"May cause skin irritation and discoloration, may cause allergic reaction and will cause irritation in eyes, will cause irritation and mild central nervous system effects such as headache, dizziness, drowsiness and coughing in the respiratory system, may cause upset stomach, headache, dizziness, blurred vision, nausea, vomiting and discoloration of mouth, teeth and throat if ingested. Acute exposure will affect skin, central nervous system and eyes. Chronic exposure will affect skin, kidneys, liver, central nervous system and reproductive system."

So, what about the “cured ink”? Is it safe? Well, it depends. First, is it completely cured? Second, what bad actors may remain even if it is completely cured? What can be done to ensure no problem chemicals remain? This is particularly important if the fabric is used in apparel applications.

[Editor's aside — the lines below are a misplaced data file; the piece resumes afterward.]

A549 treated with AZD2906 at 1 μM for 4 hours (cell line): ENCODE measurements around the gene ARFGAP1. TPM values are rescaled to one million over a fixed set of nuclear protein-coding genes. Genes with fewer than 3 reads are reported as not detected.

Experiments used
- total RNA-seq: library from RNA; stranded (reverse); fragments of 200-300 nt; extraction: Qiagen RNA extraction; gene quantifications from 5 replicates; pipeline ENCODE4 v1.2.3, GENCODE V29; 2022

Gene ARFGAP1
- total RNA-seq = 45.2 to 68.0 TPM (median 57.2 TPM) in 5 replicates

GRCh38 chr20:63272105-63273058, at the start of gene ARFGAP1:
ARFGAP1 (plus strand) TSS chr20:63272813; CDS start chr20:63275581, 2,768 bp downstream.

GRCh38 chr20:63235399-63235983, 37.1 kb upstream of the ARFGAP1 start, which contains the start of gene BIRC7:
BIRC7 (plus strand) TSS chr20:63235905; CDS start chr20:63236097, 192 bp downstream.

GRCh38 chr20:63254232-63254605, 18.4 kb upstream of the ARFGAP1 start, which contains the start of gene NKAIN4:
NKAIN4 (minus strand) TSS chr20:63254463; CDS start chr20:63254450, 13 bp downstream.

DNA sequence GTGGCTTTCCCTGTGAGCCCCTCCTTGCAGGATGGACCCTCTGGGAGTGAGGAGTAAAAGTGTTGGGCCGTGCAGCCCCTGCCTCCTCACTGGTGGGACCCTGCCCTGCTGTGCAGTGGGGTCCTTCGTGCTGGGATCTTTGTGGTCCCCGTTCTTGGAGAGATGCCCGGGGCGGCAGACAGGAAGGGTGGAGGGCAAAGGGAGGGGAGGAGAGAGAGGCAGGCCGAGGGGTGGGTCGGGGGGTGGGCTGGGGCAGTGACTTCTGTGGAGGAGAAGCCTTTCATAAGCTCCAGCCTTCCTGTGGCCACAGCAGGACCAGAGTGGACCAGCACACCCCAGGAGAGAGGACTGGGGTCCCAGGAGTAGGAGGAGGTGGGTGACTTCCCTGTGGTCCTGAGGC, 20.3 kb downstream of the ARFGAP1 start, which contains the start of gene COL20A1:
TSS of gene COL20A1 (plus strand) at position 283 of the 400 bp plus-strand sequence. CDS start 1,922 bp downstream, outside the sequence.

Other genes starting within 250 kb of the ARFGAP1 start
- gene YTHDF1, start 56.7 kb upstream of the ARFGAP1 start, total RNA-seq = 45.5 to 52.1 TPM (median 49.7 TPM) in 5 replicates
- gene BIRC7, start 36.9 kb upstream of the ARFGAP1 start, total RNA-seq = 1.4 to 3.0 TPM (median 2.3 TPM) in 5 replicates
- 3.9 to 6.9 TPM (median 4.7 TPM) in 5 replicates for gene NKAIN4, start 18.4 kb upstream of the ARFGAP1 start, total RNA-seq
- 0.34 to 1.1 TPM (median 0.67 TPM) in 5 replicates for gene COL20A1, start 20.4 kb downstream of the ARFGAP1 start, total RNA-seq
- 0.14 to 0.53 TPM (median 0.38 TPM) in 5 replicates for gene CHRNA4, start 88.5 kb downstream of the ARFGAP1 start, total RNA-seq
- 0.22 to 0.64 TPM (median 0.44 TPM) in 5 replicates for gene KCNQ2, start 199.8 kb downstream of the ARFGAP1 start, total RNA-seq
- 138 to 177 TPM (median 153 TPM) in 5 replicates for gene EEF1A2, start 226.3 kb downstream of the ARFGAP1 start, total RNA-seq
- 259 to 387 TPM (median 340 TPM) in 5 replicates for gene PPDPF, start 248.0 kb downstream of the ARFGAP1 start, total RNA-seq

Direct-to-Garment Printing

To print a process color image on a T-shirt today, most printers use pigmented water-based inkjet inks, or they use dye-sublimation inks for direct- or transfer-printing. The former can be used for cotton and cotton blends but the latter can only be used on synthetics. Both may require pretreatments to hold out the ink and to control color bleed.

UV-LED inks could provide a desirable alternative. It would not depend on fabric type and should provide very good wash-fastness and rub-fastness. Aside from the safety concerns, typical UV-LED inks do not stretch sufficiently to meet the needs of apparel applications.